I want to focus my study around portraiture that acts as a homage to farmers. Two photographers that came to mind were Annie Leibovitz and Richard Avedon, possibly two of the most acclaimed portraiture photographers and the two most appropriate for my study. More specifically, I’m looking into the posses and subjects that Avedon uses and the outside flash portraits Leibovitz does.
Avedon’s ‘real intention’ was to portray people instead of simply take the portrait. He photographs his subjects against a white backdrop so that the persona takes it all; which is really interesting but it won’t work as part of my homage because I’m looking into getting the farm in the background as well, but the idea of drawing the attention to the persona is strong, and the flash in the portrait will work similarly. It also says in the book that his objective was to ‘place the powerless where the powerful we usually depicted’, and he did use subjects from the American West who were farm workers, so it does relate, but my project isn’t giving them more power because I’m photographing them in their comfort zone, so the power is in the way the portrait is seen and the flash will help me. However, his portraits from the American West series are inspirational in their look. Because Avedon is focusing on the way he portrays the person first they have a more intense feel to them, and they seem like a more accurate portrayal. I really want to incorporate Avedon’s fashion style into my portraiture photography.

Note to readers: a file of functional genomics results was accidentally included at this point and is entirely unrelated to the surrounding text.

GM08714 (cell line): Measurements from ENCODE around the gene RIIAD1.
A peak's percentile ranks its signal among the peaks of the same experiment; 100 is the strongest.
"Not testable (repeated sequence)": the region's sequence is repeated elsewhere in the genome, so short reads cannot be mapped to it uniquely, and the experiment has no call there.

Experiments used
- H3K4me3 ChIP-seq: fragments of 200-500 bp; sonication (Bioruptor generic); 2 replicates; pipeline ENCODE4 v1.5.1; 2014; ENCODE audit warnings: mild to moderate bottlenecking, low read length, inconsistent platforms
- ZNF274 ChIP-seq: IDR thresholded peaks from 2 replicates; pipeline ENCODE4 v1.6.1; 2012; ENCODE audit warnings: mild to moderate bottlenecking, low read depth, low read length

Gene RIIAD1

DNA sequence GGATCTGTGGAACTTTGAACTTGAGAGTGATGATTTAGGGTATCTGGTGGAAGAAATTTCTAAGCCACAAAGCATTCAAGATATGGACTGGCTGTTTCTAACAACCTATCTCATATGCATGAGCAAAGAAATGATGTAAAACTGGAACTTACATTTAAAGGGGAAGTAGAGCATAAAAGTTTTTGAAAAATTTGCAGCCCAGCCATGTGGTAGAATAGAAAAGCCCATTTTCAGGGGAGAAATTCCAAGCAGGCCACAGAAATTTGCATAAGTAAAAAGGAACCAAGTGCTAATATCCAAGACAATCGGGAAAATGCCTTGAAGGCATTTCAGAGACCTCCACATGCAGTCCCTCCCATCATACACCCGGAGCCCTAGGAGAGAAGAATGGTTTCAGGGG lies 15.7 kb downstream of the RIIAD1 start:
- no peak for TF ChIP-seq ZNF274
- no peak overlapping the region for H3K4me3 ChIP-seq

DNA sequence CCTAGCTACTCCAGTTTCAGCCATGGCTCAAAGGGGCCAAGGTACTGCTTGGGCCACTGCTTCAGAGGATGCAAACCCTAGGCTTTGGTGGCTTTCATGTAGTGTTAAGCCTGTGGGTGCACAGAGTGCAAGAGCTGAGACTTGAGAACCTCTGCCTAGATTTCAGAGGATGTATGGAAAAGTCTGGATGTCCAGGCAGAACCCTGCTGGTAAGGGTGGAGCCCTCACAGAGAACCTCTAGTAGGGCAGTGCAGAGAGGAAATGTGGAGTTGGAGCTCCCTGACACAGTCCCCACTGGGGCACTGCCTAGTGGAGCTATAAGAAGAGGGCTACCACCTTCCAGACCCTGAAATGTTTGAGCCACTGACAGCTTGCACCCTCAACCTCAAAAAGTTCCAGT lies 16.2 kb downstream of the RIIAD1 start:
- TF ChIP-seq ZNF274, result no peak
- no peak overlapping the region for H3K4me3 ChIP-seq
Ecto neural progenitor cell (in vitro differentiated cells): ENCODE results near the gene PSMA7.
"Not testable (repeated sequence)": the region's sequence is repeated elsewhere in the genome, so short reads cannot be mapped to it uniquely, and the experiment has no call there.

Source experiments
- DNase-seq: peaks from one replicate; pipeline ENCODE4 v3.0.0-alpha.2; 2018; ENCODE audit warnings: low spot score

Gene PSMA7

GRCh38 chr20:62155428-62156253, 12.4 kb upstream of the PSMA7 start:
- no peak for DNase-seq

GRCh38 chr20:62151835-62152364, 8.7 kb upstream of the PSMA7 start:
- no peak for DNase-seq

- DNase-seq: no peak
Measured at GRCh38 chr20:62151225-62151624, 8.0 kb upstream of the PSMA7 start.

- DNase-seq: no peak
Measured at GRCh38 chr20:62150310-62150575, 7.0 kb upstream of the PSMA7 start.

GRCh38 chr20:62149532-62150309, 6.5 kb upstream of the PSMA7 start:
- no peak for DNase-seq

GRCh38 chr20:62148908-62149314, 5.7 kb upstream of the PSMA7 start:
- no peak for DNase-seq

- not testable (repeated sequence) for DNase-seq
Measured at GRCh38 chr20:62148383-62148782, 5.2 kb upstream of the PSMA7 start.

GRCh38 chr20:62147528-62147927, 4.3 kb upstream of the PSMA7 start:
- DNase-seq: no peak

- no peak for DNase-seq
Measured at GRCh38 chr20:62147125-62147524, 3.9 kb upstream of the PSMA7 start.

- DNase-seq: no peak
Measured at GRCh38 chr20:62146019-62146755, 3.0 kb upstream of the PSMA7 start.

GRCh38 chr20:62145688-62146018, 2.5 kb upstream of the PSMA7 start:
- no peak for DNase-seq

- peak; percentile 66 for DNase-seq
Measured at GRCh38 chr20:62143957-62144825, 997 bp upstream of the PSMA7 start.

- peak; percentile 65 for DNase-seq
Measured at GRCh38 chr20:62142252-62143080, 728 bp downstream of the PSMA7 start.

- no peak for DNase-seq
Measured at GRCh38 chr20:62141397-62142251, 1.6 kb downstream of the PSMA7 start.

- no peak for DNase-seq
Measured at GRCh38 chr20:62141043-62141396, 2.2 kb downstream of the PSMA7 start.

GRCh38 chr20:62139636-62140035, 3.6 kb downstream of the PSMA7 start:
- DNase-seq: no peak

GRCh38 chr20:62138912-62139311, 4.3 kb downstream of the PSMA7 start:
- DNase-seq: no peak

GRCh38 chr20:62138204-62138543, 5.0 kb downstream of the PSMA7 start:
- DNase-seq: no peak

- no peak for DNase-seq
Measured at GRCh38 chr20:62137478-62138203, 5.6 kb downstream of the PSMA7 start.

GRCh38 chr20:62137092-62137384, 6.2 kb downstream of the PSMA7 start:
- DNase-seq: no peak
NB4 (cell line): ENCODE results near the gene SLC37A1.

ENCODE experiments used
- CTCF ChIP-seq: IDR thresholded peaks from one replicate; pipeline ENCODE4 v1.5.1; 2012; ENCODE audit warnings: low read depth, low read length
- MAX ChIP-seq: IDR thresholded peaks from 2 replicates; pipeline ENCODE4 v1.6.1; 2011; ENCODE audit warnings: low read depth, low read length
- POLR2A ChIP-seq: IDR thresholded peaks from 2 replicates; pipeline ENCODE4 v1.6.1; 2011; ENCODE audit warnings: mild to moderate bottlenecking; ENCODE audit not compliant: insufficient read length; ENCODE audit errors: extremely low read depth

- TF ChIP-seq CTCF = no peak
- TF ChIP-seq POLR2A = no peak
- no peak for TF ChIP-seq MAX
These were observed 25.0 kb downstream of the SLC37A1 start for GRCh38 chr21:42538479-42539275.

The main interest in Leibovitz’s work was the outside flash that draws attention to the subject a lot more. I prefer the fashion look of Avedon’s work because it relates more to my project, but I like the environmental portrait style, placing the subjects in their comfort. The photographs that stood out for me were the images of O.J Simpson, Robert Redford and Timothy Hutton taken for Rolling Stone because they portray the people and they are incredibly considered environmental portraits. They all have a really soft feel to them, which resonates the comfort that she’s put her subjects under.
Overall, researching both these photographers has got me to consider a lot more when taking a portrait. Avedon has made me consider a lot more about the fashion side, with the way he poses his subjects and composes them. Leibovitz has inspired me to think about the composition and the way the photograph is taken in the persons environment, this way I can hopefully portray them more effectively and consider the environment a lot more when photographing.
– ‘Annie Leibovitz – Photographs’ (1983) – Introduction by Tom Wolfe
– ‘Richard Avedon – Photographs 1946-2004 – Preface by Poul Erik Tojner